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Court upholds $450M settlement in Apple's e-books case, but Supreme Court appeal still awaits

Apple's $450 million settlement in its iBooks antitrust complaint was upheld by the 2nd U.S. Circuit Court of Appeals on Wednesday, but the payout remains dependent on a pending appeal to the Supreme Court.

Summation

Apple's closing slide in its e-book antitrust case. | Source: U.S. District Court


Oklahoma resident John Bradley had appealed the $450 million agreement, questioning the "fairness, reasonableness, and adequacy" of the settlement. But in the decision handed down by the federal appeals court, Apple's conditional settlement was upheld.

Apple will pay $450 million to reimburse consumers and cover legal fees if the original ruling is upheld. But if a retrial is ordered, Apple will pay just $70 million, and nothing at all if the decision is overturned, as noted by Reuters.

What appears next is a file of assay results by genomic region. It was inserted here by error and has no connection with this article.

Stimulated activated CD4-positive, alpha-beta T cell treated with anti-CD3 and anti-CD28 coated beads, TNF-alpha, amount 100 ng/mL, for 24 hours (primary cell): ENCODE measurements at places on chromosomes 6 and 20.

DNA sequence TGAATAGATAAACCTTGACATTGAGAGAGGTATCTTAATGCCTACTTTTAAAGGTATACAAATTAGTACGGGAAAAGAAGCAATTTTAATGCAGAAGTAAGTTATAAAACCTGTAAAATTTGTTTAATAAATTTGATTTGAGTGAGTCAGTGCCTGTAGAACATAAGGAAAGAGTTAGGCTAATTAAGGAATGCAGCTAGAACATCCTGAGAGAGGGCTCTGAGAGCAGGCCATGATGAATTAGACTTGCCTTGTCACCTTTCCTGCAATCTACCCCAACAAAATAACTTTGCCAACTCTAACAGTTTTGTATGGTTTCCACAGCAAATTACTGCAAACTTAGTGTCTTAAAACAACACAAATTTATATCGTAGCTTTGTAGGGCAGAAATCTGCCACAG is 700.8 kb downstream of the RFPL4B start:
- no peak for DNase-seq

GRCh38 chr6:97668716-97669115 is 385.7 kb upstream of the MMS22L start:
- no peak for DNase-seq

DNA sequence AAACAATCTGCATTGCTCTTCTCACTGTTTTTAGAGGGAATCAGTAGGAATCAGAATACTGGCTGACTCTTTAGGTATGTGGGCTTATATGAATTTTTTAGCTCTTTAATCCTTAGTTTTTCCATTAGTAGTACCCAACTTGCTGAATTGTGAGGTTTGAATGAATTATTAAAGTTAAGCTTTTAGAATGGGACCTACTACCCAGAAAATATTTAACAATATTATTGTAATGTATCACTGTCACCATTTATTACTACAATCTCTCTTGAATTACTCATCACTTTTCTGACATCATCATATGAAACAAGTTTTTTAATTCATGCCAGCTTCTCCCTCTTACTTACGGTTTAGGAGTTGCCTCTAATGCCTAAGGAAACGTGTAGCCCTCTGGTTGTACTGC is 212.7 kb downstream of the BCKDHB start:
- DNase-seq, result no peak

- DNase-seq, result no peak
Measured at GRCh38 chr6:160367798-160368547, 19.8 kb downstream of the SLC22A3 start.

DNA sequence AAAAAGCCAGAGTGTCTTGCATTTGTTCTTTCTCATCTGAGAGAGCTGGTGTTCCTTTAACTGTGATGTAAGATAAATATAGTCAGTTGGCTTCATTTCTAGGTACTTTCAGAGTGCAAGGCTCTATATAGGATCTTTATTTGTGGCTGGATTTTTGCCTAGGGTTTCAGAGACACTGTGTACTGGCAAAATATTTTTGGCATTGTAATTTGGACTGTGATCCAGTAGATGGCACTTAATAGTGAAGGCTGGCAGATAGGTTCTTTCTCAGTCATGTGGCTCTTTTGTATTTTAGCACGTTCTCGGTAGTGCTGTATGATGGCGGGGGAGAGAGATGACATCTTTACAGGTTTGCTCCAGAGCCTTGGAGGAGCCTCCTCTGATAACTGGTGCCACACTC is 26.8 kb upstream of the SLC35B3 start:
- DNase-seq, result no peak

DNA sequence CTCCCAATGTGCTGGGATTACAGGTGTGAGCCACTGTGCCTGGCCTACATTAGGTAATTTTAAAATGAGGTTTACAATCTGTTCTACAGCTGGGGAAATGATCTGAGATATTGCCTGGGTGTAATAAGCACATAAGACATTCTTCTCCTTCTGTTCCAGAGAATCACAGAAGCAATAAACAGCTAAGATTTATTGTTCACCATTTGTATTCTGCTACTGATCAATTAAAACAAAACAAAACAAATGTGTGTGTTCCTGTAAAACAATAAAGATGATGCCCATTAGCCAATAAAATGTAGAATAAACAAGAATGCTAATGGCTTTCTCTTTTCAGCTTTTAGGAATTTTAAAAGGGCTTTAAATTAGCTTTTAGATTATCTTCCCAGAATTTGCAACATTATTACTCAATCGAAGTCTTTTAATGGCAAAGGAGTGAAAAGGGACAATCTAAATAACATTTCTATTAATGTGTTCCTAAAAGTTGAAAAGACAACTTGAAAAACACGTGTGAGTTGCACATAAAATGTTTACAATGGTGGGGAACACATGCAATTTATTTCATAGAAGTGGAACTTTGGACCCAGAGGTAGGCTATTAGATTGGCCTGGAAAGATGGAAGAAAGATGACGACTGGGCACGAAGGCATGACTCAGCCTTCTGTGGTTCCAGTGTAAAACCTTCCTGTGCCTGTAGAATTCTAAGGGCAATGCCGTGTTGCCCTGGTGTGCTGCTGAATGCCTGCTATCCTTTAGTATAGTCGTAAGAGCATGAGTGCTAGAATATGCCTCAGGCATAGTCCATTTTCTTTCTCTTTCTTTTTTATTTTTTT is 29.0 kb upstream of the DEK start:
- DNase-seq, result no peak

Apple asked the U.S. Supreme Court to overturn the antitrust e-book verdict last October. The initial verdict was handed down by U.S. District Judge Denise Cote in 2013, who sided with the Justice Department and found that Apple conspired with publishers to artificially inflate e-book prices.

In Wednesday's decision, the 2nd U.S. Circuit Court quoted a lower District Court, which called Bradley a "professional objector." The court said the appeal was not made by someone who has "a stake in the enterprise in a way that a class member would."

For the launch of the iBookstore, Apple and book publishers opted to switch to a so-called "agency" pricing model, that allowed publishers to control the prices of books and prevented resellers like Amazon from undercutting those rates. The subsequent increase in e-book prices led the government to take action.

Since then, the agency has switched back to the "wholesale model" preferred by Amazon, which allows resellers to set prices, and sell titles at or below costs if they so choose.

The full decision from Wednesday is included below: